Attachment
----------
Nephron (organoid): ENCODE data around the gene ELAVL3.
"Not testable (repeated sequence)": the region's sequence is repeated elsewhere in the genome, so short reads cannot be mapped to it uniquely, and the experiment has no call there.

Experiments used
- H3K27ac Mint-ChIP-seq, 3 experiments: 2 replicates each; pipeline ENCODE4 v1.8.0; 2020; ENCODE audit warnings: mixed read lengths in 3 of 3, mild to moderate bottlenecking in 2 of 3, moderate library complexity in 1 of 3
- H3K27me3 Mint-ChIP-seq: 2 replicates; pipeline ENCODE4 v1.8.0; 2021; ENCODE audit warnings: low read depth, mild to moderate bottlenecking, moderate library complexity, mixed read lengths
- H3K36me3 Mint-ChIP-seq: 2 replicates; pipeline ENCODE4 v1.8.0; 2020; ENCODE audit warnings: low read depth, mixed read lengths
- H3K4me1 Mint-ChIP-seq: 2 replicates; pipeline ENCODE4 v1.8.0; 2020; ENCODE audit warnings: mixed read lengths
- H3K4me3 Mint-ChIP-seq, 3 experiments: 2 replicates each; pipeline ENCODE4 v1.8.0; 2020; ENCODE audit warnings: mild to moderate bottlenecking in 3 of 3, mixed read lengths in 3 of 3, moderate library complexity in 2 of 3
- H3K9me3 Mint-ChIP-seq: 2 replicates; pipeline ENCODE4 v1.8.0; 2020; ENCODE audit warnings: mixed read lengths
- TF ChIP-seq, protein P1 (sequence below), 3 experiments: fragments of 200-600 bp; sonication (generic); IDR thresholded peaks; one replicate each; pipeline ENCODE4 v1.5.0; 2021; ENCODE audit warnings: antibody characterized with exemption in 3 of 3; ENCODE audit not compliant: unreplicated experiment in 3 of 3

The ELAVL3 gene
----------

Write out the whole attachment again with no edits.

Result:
Nephron (organoid): ENCODE data around the gene ELAVL3.
"Not testable (repeated sequence)": the region's sequence is repeated elsewhere in the genome, so short reads cannot be mapped to it uniquely, and the experiment has no call there.

Experiments used
- H3K27ac Mint-ChIP-seq, 3 experiments: 2 replicates each; pipeline ENCODE4 v1.8.0; 2020; ENCODE audit warnings: mixed read lengths in 3 of 3, mild to moderate bottlenecking in 2 of 3, moderate library complexity in 1 of 3
- H3K27me3 Mint-ChIP-seq: 2 replicates; pipeline ENCODE4 v1.8.0; 2021; ENCODE audit warnings: low read depth, mild to moderate bottlenecking, moderate library complexity, mixed read lengths
- H3K36me3 Mint-ChIP-seq: 2 replicates; pipeline ENCODE4 v1.8.0; 2020; ENCODE audit warnings: low read depth, mixed read lengths
- H3K4me1 Mint-ChIP-seq: 2 replicates; pipeline ENCODE4 v1.8.0; 2020; ENCODE audit warnings: mixed read lengths
- H3K4me3 Mint-ChIP-seq, 3 experiments: 2 replicates each; pipeline ENCODE4 v1.8.0; 2020; ENCODE audit warnings: mild to moderate bottlenecking in 3 of 3, mixed read lengths in 3 of 3, moderate library complexity in 2 of 3
- H3K9me3 Mint-ChIP-seq: 2 replicates; pipeline ENCODE4 v1.8.0; 2020; ENCODE audit warnings: mixed read lengths
- TF ChIP-seq, protein P1 (sequence below), 3 experiments: fragments of 200-600 bp; sonication (generic); IDR thresholded peaks; one replicate each; pipeline ENCODE4 v1.5.0; 2021; ENCODE audit warnings: antibody characterized with exemption in 3 of 3; ENCODE audit not compliant: unreplicated experiment in 3 of 3

The ELAVL3 gene